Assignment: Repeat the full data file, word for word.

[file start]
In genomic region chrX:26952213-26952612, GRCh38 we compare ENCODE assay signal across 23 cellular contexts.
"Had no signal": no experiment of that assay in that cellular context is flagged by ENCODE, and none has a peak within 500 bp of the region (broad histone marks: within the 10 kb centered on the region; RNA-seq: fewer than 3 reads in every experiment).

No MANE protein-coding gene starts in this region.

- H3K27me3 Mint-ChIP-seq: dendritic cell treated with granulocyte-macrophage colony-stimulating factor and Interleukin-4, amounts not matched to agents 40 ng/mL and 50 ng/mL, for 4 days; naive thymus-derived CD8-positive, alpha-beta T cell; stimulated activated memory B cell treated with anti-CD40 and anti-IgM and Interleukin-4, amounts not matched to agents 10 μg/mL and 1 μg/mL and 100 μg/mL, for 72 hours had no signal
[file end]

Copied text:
In genomic region chrX:26952213-26952612, GRCh38 we compare ENCODE assay signal across 23 cellular contexts.
"Had no signal": no experiment of that assay in that cellular context is flagged by ENCODE, and none has a peak within 500 bp of the region (broad histone marks: within the 10 kb centered on the region; RNA-seq: fewer than 3 reads in every experiment).

No MANE protein-coding gene starts in this region.

- H3K27me3 Mint-ChIP-seq: dendritic cell treated with granulocyte-macrophage colony-stimulating factor and Interleukin-4, amounts not matched to agents 40 ng/mL and 50 ng/mL, for 4 days; naive thymus-derived CD8-positive, alpha-beta T cell; stimulated activated memory B cell treated with anti-CD40 and anti-IgM and Interleukin-4, amounts not matched to agents 10 μg/mL and 1 μg/mL and 100 μg/mL, for 72 hours had no signal